My husband cheated on me, moved out of our house and moved in with his girlfriend in October 2019. He has stopped paying all the bills and is paying almost no child support. He filed for a divorce, but because we can’t finish paying the lawyers, our divorce is on hold.
The Internal Revenue Service has deposited all the stimulus money into his account, and they will not share it with me. I finally started working last October, and that most recent stimulus check came back to him! Why haven’t I received mine?
We have a minor child, and he also took his share.
You may not have received a check because you did not file a tax return.
It is not 100% clear in your letter if you have a formal separation agreement. The IRS has clear instructions on reporting people who falsely declare dependents. There are exceptions to the rules, but a child must live with the qualifying parent for more than half of the calendar year.
Your ex-husband should be careful because you haven’t been living together for more than a year. “When you knowingly claim a bogus tax dependent, you risk penalties and a potential IRS audit,” according to CommunityTax.com.
Given the unclear legal status of your marriage, you can use IRS policy as leverage when talking to your husband. You can also follow the IRS Instructions on reporting false allegations about dependents, if that’s what happened here.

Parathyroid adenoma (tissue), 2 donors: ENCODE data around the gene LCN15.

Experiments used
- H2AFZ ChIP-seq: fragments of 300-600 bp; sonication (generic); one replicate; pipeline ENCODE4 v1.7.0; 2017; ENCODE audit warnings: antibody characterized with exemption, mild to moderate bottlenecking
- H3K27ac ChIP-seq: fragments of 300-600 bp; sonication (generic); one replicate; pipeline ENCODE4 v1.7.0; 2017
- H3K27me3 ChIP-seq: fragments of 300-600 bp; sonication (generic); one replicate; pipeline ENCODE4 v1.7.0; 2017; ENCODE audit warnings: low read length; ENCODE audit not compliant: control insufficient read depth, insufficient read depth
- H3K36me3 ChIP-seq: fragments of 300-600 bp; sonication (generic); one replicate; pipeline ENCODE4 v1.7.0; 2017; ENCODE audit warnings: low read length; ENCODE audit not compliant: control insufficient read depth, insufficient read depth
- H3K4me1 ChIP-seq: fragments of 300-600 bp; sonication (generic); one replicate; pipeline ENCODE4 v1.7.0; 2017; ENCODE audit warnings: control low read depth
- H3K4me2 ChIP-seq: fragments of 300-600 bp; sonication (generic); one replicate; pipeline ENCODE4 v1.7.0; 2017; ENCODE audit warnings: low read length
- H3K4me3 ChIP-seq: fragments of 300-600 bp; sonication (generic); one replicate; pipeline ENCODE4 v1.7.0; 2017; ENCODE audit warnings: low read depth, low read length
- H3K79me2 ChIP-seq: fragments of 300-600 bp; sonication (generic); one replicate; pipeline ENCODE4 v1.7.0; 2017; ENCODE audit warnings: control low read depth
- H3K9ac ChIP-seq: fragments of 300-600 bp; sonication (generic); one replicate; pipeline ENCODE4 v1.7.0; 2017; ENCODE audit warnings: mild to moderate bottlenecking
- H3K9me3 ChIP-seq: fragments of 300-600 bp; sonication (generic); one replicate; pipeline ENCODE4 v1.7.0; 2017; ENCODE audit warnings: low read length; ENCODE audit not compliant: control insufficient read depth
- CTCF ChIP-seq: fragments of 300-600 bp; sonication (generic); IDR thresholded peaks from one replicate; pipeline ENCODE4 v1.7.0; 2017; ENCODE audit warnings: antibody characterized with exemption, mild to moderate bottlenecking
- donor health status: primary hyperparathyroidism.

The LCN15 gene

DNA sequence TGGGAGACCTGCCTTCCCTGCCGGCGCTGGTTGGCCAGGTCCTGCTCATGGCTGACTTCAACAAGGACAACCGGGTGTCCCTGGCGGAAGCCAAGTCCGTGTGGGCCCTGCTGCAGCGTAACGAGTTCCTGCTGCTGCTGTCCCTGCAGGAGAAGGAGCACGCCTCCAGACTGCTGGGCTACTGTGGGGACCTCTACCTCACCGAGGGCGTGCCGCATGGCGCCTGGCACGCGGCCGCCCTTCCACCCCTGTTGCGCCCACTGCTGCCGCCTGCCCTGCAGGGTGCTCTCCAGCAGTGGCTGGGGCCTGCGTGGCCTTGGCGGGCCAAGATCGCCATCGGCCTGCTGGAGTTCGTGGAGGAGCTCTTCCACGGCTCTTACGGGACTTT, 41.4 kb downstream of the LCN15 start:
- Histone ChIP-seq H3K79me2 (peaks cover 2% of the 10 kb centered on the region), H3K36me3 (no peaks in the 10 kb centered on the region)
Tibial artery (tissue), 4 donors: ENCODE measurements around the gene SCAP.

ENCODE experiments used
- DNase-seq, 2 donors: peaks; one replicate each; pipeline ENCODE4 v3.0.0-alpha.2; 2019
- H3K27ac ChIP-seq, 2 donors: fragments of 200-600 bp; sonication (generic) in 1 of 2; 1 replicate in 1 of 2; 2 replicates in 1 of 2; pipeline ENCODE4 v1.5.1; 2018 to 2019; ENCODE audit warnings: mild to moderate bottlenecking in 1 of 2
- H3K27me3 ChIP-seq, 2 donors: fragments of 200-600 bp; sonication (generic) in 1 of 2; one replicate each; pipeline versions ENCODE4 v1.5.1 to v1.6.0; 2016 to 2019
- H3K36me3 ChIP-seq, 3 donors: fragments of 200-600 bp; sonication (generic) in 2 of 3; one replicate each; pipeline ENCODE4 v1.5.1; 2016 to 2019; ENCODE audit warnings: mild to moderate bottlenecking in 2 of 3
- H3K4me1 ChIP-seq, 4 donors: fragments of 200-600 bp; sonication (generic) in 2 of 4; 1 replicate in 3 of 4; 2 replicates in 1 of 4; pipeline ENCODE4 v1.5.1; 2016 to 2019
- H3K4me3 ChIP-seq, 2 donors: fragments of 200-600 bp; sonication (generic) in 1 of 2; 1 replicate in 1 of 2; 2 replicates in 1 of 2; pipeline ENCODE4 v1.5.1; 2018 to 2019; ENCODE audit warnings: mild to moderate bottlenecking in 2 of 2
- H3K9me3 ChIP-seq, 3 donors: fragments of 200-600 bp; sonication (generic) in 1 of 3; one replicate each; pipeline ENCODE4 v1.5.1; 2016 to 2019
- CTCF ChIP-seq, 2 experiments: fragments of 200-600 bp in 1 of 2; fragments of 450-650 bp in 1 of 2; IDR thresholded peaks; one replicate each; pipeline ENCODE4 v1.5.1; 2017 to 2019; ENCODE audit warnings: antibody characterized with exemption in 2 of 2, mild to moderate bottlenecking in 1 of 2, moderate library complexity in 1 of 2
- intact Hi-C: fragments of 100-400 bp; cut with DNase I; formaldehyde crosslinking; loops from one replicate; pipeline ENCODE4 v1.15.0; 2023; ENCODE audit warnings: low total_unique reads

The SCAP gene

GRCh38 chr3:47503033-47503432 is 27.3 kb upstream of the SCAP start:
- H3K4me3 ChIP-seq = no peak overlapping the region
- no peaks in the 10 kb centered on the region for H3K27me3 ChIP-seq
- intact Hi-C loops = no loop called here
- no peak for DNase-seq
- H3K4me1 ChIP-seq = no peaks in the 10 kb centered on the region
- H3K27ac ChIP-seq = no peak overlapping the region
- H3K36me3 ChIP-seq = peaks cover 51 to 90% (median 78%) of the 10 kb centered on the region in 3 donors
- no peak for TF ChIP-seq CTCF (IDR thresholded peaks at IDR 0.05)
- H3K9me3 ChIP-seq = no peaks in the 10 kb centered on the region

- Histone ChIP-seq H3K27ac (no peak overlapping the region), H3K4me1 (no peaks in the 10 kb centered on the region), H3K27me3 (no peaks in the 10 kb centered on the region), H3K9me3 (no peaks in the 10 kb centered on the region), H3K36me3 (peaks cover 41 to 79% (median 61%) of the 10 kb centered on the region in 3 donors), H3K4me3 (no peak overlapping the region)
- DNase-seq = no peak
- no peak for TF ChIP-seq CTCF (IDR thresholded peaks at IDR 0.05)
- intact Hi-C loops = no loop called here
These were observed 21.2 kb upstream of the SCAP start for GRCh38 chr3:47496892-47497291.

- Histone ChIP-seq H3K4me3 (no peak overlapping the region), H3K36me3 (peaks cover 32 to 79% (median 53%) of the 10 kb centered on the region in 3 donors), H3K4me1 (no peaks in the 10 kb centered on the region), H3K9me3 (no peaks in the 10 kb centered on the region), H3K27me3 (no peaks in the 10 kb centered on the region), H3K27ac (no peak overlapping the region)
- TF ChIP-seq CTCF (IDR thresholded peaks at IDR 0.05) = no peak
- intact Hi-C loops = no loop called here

The government uses the IRS database to determine people’s eligibility for stimulus payments. These are refund credits recoverable on your 2020 return. The IRS uses 2019 tax returns to assess people’s income; The 2018 tax returns are used as plan B.
This is not the first such letter I receive during the pandemic about spouses stealing stimulus payments. And it won’t be the last. Yours may be less clear than some of the other cases, but I wouldn’t give up on receiving your due in 2021 just yet.
Previous letters included financial abuse: This husband effectively took his wife’s economic stimulus payment, a classic case of financial abuse where the abuser controls all finances to maintain power over her spouse in the relationship.
In another such case, this ex-wife forged her husband’s signature on an IRS tax form (classic old-fashioned fraud case) and which could be liable to a custodial sentence, if it could be proven that she acted with it malice and / or with criminal intent.
In The Moneyist Archives’ skulduggery treble, this ex-wife drawn from her ex-husband’s bank account and used her stimulus payment herself (a classic case of sharp practice, given that she had every right to withdraw money from a joint account) .
Your case highlights the importance of filing a tax return with the IRS and keeping track of bank accounts. You can note your husband’s refusal to hand it over in future divorce proceedings. A judge is unlikely to look sympathetically at such stingy stimulus shenanigans.
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